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The snips and snaps,
moments and musings,
reflections and ruminations
of a San Francisco girl out to explore.

The Road to Pai

The Road to Pai

A backpacker's paradise

or just plain hedonism?

Who knows how I heard of Pai? In the months leading up to my Thailand trip, I scoured countless blogs and asked all of my travelling friends where to go, and somehow Pai ended up on my list. To be honest, I had completely forgotten about it until a few days ago when I looked at the map and thought, why not?

During Pai research round two, I saw mixed reviews about this mountain town in the Mae Hong Son region near the Myanmar border. Some say they disliked how touristic and unauthentic it seemed. Many warned that the road to get there was dangerous. More reviews labeled it a party town with not much more to offer. Despite the negativity, Pai looked like a cool experience and, being a newly-branded backpacker, I was interested to visit this so-called backpacker's paradise.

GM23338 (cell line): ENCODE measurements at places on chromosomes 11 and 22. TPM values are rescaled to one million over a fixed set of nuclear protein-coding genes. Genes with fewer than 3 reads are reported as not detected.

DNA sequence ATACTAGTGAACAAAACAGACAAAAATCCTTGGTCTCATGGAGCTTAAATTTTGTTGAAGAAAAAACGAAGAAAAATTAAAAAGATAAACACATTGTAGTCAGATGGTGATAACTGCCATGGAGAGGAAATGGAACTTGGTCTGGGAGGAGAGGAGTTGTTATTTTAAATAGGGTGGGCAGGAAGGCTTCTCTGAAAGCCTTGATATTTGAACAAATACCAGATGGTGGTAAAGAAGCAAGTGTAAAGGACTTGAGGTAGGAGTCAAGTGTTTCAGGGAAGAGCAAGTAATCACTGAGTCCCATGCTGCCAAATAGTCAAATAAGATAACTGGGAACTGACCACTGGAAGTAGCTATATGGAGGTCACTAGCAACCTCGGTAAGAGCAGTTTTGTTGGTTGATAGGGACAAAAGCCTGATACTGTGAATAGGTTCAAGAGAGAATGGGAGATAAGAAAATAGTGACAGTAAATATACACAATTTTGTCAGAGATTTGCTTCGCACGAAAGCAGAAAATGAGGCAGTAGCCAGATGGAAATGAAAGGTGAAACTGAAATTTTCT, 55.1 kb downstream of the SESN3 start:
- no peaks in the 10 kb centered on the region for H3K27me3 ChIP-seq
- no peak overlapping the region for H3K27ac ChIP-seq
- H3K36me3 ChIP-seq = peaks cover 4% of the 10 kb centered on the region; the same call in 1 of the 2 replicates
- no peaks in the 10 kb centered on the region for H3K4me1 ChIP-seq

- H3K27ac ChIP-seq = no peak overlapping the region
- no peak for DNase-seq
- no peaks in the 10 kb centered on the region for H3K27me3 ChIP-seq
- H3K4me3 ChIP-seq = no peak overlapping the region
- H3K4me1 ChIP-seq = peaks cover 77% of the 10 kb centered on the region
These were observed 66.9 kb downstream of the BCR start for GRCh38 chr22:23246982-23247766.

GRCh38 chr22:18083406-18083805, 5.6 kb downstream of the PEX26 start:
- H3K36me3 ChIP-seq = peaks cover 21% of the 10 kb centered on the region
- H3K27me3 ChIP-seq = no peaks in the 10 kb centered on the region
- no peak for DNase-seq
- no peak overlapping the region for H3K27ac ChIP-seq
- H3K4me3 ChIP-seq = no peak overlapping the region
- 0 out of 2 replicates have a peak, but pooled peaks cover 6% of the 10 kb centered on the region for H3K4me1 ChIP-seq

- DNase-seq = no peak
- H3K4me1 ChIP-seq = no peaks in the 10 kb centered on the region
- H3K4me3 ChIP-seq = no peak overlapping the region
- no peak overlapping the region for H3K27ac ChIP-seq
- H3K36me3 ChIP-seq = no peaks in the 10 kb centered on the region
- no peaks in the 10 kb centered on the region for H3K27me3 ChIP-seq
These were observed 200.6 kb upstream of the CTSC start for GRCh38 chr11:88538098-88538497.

Lesson #1: a study on pronunciation.
I'd like to think I present these blog posts with sincerity, meaning I describe the good, bad, and ugly of traveling in exotic and unfamiliar places. We got to the Chiang Mai bus station earlier than planned, proud of this small achievement, and bought the last two tickets to Pai, which we pronounced like "pay." They happened to be VIP seats so we happily reclined our large chairs with our snacks and podcasts and blissfully started down the road.

About two hours later, Dain wakes me up and notices we're not that close to Pai. In fact, we were quite far away, heading southeast when we should have been heading northwest. What kind of roundabout way were we taking? Slowly, we looked down at the map to see a small town called Phrae, which is pronounced very similarly to "pay." We looked at each other and realized we needed to get off as soon as possible, and luckily the Lampang bus station was only a kilometer away. From there, we had to book the next bus back to Chiang Mai and then catch the correct bus to Pai (pronounced like "pie"). This time we used our phones to show on the map where we needed to go to avoid confusion.